Don Lorenzo�s response appeared in its entirety in /La Rinascita/, the
      magazine of the Communist Party in Italy. When Pope Paul VI sent word to
      Milani that he thought it indiscreet to have his response to the
      military chaplains published in a Communist journal, Milani responded
      that he did it only because the Catholic press refused to carry it.

      A few months later a criminal complaint was filed against Don Lorenzo by
      a veterans� organization demanding prosecution of him for his response
      to the military chaplains. The Magistrate accepted the complaint and
      instituted criminal proceedings against him for incitement to criminal
      activity, advocating criminal activity, subversion of the constitutional
      system and endangering public order.

      On February 15, 1966 the Fourth Criminal Division of the Tribunal of
      Rome acquitted Don Lornezo Milani of all charges.

      However, under Italian law the acquittal is subject to appeal by the
      prosecutor. The prosecutor doggedly appealed until, over a year and a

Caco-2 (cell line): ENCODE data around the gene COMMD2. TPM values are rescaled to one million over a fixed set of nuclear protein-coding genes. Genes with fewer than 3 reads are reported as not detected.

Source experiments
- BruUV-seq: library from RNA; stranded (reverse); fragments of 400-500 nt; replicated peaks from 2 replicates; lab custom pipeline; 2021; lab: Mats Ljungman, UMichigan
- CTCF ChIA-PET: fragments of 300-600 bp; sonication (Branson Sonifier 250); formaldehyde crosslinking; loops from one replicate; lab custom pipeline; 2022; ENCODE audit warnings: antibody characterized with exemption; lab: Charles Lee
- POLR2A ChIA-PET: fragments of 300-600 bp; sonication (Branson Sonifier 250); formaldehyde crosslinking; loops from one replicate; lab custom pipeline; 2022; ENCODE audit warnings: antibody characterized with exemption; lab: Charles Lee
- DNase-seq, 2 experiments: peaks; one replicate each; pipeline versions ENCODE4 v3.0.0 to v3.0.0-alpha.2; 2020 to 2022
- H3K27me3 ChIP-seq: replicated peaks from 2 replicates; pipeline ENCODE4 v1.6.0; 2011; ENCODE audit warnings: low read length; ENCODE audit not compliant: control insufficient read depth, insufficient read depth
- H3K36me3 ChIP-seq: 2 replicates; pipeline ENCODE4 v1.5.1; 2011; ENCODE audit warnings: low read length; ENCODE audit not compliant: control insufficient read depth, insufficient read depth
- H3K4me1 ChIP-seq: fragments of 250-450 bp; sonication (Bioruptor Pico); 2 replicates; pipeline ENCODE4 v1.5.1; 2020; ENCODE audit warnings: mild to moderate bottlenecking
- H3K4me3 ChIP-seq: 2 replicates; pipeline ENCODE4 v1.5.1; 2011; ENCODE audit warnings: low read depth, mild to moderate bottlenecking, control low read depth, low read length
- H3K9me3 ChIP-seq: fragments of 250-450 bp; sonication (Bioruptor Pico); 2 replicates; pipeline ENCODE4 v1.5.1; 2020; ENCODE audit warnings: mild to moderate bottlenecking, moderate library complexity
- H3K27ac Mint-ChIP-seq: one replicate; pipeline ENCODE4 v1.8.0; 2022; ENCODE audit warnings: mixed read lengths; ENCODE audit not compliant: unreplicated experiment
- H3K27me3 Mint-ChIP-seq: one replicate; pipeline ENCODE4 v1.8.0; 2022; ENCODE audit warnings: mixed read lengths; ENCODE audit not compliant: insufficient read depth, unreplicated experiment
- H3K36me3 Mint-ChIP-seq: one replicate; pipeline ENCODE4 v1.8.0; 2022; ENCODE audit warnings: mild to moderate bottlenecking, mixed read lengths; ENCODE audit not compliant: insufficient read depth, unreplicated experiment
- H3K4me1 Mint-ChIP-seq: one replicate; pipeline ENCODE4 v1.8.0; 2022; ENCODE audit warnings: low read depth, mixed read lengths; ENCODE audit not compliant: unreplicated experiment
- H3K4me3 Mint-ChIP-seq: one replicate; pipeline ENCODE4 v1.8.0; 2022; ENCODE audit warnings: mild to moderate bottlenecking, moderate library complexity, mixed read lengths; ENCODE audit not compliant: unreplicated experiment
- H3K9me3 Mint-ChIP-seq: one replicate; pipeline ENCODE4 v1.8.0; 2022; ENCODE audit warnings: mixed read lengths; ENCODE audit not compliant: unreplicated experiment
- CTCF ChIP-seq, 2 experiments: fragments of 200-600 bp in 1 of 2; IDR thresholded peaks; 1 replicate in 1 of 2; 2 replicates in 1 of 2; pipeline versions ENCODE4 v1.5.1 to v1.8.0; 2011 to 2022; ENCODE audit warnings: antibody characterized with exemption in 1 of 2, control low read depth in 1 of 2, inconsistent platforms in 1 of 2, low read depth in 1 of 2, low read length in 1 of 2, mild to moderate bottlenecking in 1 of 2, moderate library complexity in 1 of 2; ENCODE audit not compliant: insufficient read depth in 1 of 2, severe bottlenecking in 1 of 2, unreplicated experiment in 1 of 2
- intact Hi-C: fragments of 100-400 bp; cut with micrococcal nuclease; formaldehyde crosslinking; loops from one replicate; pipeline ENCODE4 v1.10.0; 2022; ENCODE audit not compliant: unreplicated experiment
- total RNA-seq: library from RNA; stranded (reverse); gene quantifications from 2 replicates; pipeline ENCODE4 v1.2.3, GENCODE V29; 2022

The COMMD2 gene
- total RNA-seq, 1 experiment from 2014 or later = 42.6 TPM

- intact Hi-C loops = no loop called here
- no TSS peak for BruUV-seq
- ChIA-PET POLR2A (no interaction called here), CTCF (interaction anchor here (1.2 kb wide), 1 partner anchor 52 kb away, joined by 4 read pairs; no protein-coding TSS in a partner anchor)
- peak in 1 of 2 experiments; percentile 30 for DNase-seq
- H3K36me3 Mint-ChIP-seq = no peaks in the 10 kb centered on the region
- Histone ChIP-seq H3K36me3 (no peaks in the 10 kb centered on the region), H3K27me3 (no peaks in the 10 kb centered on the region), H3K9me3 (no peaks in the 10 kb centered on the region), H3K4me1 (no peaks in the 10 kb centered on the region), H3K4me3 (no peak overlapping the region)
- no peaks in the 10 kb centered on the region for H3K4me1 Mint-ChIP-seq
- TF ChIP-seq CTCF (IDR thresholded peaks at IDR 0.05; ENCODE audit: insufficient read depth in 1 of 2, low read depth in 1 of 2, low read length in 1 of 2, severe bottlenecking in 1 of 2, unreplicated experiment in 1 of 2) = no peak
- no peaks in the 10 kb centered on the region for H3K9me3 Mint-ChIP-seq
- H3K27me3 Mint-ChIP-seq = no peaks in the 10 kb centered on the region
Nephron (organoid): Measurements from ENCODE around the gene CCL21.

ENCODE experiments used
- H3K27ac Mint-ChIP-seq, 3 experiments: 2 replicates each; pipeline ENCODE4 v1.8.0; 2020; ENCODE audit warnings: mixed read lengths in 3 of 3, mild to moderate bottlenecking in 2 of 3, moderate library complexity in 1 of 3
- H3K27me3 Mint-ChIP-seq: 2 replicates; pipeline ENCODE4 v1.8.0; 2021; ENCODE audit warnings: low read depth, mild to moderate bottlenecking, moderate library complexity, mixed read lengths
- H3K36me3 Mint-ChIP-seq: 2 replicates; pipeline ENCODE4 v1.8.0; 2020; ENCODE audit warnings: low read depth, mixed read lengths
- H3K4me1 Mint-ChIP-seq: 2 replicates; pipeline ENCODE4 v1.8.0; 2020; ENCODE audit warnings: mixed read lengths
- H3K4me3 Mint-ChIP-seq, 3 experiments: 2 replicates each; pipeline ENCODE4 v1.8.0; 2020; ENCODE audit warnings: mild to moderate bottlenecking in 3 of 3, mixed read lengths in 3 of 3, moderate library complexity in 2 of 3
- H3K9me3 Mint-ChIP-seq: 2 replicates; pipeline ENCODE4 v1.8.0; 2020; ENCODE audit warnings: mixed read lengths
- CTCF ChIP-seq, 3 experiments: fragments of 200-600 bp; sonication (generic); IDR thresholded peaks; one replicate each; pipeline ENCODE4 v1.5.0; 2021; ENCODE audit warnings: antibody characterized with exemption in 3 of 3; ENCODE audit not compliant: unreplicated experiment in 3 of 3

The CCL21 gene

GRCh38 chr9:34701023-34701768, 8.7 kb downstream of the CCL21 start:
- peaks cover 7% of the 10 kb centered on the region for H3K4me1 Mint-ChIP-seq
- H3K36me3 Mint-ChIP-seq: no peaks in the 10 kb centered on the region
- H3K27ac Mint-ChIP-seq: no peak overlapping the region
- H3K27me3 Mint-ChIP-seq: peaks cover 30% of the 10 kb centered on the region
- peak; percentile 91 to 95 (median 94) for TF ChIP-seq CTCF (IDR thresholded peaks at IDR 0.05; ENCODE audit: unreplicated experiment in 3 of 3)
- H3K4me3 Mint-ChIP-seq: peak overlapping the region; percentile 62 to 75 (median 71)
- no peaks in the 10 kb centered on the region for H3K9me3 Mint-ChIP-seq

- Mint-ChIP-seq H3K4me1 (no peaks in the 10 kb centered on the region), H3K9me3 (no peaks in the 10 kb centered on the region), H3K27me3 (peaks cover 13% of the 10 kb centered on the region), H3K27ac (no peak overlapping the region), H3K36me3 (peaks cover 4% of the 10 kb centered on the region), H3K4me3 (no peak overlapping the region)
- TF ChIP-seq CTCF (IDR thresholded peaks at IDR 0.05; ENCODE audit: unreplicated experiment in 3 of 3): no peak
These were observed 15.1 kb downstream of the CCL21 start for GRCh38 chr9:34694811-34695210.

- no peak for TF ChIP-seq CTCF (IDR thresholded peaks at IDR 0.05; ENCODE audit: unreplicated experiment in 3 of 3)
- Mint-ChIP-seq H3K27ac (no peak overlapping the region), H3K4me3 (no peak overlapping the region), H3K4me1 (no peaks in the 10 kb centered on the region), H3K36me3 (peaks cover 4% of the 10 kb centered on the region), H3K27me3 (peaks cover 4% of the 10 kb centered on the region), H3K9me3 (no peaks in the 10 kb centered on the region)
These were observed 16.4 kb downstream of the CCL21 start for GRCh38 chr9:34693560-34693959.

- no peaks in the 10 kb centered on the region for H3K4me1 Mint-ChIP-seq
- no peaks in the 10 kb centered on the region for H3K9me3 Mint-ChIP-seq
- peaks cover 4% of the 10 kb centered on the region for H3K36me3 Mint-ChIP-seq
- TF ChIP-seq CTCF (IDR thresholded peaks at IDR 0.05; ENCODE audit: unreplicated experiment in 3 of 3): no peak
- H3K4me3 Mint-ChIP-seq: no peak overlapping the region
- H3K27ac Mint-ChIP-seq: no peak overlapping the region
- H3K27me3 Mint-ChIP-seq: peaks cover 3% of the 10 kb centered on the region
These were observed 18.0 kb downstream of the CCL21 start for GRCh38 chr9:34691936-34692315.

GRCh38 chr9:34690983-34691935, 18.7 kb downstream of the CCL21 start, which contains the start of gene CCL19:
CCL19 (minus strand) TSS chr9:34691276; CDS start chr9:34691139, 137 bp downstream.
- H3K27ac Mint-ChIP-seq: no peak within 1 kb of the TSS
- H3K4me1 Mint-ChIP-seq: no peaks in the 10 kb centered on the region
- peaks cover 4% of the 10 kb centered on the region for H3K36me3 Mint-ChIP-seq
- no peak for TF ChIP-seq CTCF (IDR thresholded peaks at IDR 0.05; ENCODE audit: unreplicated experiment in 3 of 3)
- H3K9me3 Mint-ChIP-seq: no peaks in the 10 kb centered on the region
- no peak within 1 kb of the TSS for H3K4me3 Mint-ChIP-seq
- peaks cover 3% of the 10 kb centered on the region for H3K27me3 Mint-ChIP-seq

half later, the Court of Appeals in Rome handed down its decision on
      October 28, 1967, in the case of the Republic of Italy versus Don
      Lorenzo Milani: /�Guilty.�/The verdict came four months after Don
      Lorenzo had died of leukemia on June 26, 1967.


      Note: Much of the material for this FAST FOOD Helping comes from a book,
      A Just War No Longer Exists, by Biblical theologian James T. Burtchell,
      C.S.C, whose scholarly work decades ago first introduced the heroic
      Christian life of Don Lorenzo Milani to the English speaking world.


      <http://www.centerforchristiannonviolence.org> or
      www.emmanuelcharlesmccarthy.org <http://www.emmanuelcharlesmccarthy.org>